NEW YORK — As business owners struggle to fill job openings, they're using their company culture to attract talented candidates.
When Adam Stetzer has a good prospect for his digital marketing company HubShout, he brings in what he calls the "doom squad," a group of staffers who meet with candidates and give them the lowdown on the company's bad as well as good points. They tell prospective hires about the company culture, and what it's like to work there.
"We insist that no supervisors or managers be there. We insist they be honest," says Stetzer, whose company is located in Rochester, New York. Candidates who take the job despite any downsides they hear say they appreciate the company's openness. And, Stetzer says, "we're getting better candidates, better fits."
Small businesses are contending with a shrinking pool of available people, the result of an unemployment rate that's down to 3.7 percent nationally. And they're up against the ability of larger companies to offer bigger salaries and benefits and sometimes the cachet of a Fortune 500 firm. Fostering a worker-friendly corporate culture can make a difference in the battle for talented staffers.
In a survey of over 1,000 small business owners that Bank of America released earlier this month, a quarter of the participants said they've shifted to a more flexible company culture, recognizing that quality of life is as important, if not more important, than money to many younger workers. More than 80 percent of the survey's participants said they offer job candidates perks or benefits including flexible hours, training and professional development, bonuses and the chance to work at a location they choose.
The balance of power between employer and potential staffer has shifted as the labor pool has become smaller, says Michael Timmes, a consultant with human resources provider Insperity.
"It has made them (employers) step back and look at their benefit options," Timmes says. "They're asking, 'is there something we can do to entice someone?"
So companies are handing out bonuses during the course of the year, not just in December or January, Timmes says. They're bringing in lunch regularly. Some are holding random raffles, with prizes staffers really appreciate, like airline tickets.
"They're changing their culture and advertising it during the hiring process," Timmes says.
Vinnie Sposari has made his Mr. Rooter Plumbing franchise in Seattle more employee-focused, adding benefits and perks because "our trade is a dying breed. They're just not out there, the guy who's been in the trade for a long time."
When Sposari is interviewing, he tells job candidates that technicians, who do the plumbing work, get to take company vehicles home and use them for personal errands and trips. Sposari estimates that saves them $1,000 a month, money they'd spend on their own vehicles. They also get partial reimbursement of their cellphone bills. And Sposari will pay tuition for technicians who want to broaden their skills and become licensed plumbers.
He also has bonuses, prizes and gifts like Seattle Mariners tickets to reward staffers for good work or referring new customers.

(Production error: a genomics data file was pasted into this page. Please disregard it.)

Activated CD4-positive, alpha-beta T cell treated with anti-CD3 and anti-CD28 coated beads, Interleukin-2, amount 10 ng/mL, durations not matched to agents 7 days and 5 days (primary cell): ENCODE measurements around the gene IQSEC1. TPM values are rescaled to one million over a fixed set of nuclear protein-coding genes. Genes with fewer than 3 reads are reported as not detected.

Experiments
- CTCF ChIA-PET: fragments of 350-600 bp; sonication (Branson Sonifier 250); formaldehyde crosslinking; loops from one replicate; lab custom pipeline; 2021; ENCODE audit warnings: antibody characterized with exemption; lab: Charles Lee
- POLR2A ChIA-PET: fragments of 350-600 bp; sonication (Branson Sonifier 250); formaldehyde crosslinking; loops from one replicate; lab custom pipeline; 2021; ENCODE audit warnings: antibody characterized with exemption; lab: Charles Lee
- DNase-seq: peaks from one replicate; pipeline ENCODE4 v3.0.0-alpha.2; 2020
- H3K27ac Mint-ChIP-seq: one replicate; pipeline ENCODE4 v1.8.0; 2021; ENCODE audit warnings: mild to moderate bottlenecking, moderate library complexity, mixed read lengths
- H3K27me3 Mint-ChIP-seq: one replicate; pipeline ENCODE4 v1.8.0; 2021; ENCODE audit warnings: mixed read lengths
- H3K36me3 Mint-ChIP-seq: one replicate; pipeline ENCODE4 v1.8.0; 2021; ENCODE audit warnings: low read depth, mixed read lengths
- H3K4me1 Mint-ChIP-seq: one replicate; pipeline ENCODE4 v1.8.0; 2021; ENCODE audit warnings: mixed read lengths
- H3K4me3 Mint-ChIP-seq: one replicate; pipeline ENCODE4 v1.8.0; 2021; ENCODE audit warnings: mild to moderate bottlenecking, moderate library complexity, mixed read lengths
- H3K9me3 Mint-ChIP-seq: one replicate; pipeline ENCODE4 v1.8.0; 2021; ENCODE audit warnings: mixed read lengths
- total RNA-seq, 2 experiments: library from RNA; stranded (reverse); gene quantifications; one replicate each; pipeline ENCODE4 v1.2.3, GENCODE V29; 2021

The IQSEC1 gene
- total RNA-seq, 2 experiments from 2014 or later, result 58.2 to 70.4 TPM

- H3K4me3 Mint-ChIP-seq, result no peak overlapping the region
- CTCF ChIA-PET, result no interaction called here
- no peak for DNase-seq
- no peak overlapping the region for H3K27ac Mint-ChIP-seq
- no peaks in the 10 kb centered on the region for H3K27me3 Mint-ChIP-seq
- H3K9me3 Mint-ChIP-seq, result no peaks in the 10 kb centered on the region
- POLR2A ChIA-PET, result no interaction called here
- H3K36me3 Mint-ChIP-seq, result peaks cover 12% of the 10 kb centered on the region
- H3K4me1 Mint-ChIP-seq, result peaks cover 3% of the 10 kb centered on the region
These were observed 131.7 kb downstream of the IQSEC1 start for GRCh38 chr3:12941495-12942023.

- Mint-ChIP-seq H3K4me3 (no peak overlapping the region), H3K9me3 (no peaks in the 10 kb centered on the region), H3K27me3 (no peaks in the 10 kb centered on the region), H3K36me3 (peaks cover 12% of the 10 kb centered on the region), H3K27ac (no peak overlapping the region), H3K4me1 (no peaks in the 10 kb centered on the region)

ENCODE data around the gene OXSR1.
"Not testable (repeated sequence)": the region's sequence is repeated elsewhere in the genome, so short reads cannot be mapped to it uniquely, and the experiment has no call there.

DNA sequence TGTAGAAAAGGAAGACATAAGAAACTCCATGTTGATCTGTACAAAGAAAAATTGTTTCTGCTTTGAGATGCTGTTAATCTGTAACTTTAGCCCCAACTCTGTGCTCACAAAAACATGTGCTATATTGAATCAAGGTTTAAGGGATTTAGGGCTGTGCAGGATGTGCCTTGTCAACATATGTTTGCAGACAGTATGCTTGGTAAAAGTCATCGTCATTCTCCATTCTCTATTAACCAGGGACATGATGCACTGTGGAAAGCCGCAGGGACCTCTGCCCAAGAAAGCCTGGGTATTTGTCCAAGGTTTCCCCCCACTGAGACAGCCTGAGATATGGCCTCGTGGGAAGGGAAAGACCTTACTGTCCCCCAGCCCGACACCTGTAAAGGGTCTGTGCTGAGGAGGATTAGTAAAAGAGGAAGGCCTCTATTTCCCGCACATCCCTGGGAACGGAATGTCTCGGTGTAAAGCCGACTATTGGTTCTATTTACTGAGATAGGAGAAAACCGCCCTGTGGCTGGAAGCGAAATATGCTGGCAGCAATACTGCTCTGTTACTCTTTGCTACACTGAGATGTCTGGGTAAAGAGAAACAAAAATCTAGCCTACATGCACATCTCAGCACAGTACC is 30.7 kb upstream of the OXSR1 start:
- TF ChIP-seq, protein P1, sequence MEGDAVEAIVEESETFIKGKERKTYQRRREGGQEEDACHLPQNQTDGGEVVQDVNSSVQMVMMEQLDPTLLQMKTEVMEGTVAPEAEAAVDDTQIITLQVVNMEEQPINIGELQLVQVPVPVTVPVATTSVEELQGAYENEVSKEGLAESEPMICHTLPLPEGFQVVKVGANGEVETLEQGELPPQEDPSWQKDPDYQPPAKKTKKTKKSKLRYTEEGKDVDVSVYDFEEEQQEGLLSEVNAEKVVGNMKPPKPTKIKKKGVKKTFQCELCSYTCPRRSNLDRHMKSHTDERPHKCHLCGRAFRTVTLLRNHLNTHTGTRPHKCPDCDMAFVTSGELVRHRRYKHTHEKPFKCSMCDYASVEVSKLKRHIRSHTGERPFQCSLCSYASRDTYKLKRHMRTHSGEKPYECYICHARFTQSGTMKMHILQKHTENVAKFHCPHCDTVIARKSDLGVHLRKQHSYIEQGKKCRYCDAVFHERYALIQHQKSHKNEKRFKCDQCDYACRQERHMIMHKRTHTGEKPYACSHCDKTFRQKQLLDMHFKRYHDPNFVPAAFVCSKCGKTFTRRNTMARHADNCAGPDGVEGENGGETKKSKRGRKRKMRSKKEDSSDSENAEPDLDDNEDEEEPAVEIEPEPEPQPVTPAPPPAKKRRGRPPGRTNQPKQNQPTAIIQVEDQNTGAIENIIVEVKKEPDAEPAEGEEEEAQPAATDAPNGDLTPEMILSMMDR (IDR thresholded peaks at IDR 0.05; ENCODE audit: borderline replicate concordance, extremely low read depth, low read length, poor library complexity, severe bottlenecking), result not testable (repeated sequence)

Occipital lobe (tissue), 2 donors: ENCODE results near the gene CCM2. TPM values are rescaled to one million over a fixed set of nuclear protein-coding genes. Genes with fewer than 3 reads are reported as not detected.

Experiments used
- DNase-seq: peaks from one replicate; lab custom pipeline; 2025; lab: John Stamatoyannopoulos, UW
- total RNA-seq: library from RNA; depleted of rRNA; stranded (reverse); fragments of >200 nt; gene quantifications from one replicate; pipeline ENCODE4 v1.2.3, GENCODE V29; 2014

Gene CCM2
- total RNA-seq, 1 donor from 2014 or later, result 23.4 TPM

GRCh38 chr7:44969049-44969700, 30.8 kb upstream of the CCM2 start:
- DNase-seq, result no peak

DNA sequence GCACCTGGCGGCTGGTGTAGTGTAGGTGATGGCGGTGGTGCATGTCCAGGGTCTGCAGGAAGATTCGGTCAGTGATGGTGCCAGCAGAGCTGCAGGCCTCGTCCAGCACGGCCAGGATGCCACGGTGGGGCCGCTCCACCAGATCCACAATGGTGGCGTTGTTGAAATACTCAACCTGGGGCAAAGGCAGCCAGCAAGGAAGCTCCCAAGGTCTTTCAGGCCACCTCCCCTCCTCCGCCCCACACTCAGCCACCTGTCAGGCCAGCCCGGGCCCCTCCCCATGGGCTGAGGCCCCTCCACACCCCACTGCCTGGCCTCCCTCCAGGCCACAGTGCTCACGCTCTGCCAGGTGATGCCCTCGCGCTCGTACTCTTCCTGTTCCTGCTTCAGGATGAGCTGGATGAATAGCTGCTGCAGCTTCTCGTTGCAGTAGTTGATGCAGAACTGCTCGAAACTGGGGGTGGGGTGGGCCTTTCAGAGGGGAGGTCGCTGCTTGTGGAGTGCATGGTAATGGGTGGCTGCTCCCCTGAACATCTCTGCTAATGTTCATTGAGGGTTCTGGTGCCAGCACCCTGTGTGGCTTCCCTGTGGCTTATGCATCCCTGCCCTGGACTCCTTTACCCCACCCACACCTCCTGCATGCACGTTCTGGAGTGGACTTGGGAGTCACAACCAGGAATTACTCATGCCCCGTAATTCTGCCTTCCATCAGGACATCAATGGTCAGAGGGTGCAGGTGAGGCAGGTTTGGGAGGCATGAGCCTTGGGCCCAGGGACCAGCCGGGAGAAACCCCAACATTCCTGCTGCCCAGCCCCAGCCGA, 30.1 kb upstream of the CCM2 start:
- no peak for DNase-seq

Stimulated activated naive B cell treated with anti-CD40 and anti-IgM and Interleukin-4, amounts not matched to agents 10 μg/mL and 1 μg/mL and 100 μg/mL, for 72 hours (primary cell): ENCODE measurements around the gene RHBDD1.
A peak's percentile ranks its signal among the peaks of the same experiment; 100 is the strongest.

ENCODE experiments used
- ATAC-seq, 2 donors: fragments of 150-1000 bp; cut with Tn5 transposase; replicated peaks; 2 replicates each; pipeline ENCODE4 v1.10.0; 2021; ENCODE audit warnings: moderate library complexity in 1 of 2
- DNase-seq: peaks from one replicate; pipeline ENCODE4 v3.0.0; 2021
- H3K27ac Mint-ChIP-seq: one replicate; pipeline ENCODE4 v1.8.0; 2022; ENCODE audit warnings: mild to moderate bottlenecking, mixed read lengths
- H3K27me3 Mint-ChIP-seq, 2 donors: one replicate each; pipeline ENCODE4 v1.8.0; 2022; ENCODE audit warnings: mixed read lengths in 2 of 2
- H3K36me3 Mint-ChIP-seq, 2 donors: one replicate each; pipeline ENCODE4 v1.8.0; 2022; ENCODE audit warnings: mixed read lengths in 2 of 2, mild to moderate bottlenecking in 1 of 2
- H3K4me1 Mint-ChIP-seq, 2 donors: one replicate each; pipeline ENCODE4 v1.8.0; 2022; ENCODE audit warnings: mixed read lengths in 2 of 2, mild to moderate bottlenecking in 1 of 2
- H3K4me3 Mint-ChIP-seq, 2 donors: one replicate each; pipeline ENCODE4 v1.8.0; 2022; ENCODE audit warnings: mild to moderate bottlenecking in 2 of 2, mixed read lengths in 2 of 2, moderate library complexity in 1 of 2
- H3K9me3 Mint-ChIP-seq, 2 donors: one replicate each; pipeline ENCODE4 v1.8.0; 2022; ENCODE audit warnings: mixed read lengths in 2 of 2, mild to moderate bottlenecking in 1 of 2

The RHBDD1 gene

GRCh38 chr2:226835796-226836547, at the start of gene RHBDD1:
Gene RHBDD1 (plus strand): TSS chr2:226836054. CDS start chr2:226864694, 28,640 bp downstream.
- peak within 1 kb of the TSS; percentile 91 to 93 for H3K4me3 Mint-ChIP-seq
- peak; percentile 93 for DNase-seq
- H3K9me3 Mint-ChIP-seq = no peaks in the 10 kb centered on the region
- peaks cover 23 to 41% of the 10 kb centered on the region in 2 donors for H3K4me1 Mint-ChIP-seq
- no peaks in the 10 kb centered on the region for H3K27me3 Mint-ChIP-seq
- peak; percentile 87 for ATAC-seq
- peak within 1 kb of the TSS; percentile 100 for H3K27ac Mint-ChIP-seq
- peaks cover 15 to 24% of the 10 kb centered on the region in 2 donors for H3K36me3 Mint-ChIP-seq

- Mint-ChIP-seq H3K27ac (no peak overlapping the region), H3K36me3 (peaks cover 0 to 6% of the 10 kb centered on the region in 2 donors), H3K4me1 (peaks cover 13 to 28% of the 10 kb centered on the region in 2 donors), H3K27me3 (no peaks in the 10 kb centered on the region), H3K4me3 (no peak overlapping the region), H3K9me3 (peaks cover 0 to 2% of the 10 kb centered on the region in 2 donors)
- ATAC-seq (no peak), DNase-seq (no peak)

Sposari, who has about 60 employees, said he's constantly looking for candidates — he visits local colleges and is continually networking. Besides offering generous benefits, he offers a $60,000 paycheck after a year of training. Still, he says, it's hard to find prospects.
"You just don't have a ton of people graduating from high school saying, 'I want to be a plumber.' You have to go after it," he says.
Franchise companies, whose individual locations are often independently owned, are trying to help. Monster Tree Service this month started offering all employees at its franchise locations a $5,000 per-year credit toward the cost of starting their own tree removal companies. The company, which has locations in 24 states, began the program to help franchise owners find staffers, and to recruit new potential franchisees.
"Everyone in our industry needs help in hiring," says Valerie Bowser, a recruiting executive for Monster Tree. "Blue collar jobs are booming and there aren't enough candidates for those jobs."
The competition for staffers is also intense among technology companies, especially with the perks offered by well-known giants. Jens Jakob Andersen, whose staffers all work remotely and are scattered among 12 countries including the U.S., allows them to work whenever they want. His company, RunRepeat.com, which provides reviews of athletic shoes, gets hundreds of applicants when Andersen advertises an opening.
"People seem to generally value time and flexibility over prestige or money," says Andersen, who's based in Denmark. He notes that he's able to be flexible because his staffers all work online.
"I do understand that production companies will have a challenge with such a policy," he says.
Even in the nuts and bolts of the recruiting process, owners are tossing out traditional approaches. Instead of asking prospective hires to come to the office of home care agency Broad Street during regular work hours, owner Sam Cross will travel to see them at a time that works for them, even if it's a weekend. He's aware that he's as much under a microscope as a job candidate can be, and that the people he interviews are probably being pursued by other at-home care companies.
"The competition is not for clients, it's for the people performing the service," says Cross, whose company is located in Chicago. He says he needs to focus on "how can we create an environment that's better for the people doing work."